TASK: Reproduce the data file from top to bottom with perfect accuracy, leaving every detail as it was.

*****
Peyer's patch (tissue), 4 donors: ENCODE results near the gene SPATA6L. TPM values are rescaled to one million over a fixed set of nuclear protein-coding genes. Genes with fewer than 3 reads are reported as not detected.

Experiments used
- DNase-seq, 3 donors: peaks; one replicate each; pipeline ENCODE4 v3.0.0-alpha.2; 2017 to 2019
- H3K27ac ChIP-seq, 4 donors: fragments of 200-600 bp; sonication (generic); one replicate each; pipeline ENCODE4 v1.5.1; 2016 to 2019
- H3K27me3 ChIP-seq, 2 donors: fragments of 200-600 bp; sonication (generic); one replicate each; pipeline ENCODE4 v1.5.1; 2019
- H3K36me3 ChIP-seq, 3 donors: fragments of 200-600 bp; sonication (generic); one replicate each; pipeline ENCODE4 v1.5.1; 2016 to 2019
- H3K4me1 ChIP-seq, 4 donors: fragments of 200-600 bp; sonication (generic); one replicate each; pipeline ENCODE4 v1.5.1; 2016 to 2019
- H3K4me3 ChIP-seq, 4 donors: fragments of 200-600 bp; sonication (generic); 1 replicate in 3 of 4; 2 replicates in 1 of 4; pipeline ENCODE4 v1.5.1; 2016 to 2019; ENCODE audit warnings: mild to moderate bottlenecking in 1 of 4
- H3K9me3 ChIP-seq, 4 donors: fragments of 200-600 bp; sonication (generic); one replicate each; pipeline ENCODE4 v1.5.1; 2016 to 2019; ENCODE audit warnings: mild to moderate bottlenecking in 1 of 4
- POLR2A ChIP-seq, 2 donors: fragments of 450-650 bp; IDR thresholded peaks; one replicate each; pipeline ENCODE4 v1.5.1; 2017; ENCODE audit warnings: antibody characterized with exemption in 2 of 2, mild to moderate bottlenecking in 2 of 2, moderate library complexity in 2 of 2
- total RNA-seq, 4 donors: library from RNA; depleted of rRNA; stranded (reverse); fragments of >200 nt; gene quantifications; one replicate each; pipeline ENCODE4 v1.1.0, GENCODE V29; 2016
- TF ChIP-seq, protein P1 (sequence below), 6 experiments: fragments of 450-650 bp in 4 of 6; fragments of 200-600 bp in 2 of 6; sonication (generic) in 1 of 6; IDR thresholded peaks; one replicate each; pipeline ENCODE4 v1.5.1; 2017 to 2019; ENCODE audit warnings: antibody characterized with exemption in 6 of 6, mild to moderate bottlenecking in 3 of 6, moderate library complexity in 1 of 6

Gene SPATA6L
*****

Peyer's patch (tissue), 4 donors: ENCODE results near the gene SPATA6L. TPM values are rescaled to one million over a fixed set of nuclear protein-coding genes. Genes with fewer than 3 reads are reported as not detected.

Experiments used
- DNase-seq, 3 donors: peaks; one replicate each; pipeline ENCODE4 v3.0.0-alpha.2; 2017 to 2019
- H3K27ac ChIP-seq, 4 donors: fragments of 200-600 bp; sonication (generic); one replicate each; pipeline ENCODE4 v1.5.1; 2016 to 2019
- H3K27me3 ChIP-seq, 2 donors: fragments of 200-600 bp; sonication (generic); one replicate each; pipeline ENCODE4 v1.5.1; 2019
- H3K36me3 ChIP-seq, 3 donors: fragments of 200-600 bp; sonication (generic); one replicate each; pipeline ENCODE4 v1.5.1; 2016 to 2019
- H3K4me1 ChIP-seq, 4 donors: fragments of 200-600 bp; sonication (generic); one replicate each; pipeline ENCODE4 v1.5.1; 2016 to 2019
- H3K4me3 ChIP-seq, 4 donors: fragments of 200-600 bp; sonication (generic); 1 replicate in 3 of 4; 2 replicates in 1 of 4; pipeline ENCODE4 v1.5.1; 2016 to 2019; ENCODE audit warnings: mild to moderate bottlenecking in 1 of 4
- H3K9me3 ChIP-seq, 4 donors: fragments of 200-600 bp; sonication (generic); one replicate each; pipeline ENCODE4 v1.5.1; 2016 to 2019; ENCODE audit warnings: mild to moderate bottlenecking in 1 of 4
- POLR2A ChIP-seq, 2 donors: fragments of 450-650 bp; IDR thresholded peaks; one replicate each; pipeline ENCODE4 v1.5.1; 2017; ENCODE audit warnings: antibody characterized with exemption in 2 of 2, mild to moderate bottlenecking in 2 of 2, moderate library complexity in 2 of 2
- total RNA-seq, 4 donors: library from RNA; depleted of rRNA; stranded (reverse); fragments of >200 nt; gene quantifications; one replicate each; pipeline ENCODE4 v1.1.0, GENCODE V29; 2016
- TF ChIP-seq, protein P1 (sequence below), 6 experiments: fragments of 450-650 bp in 4 of 6; fragments of 200-600 bp in 2 of 6; sonication (generic) in 1 of 6; IDR thresholded peaks; one replicate each; pipeline ENCODE4 v1.5.1; 2017 to 2019; ENCODE audit warnings: antibody characterized with exemption in 6 of 6, mild to moderate bottlenecking in 3 of 6, moderate library complexity in 1 of 6

Gene SPATA6L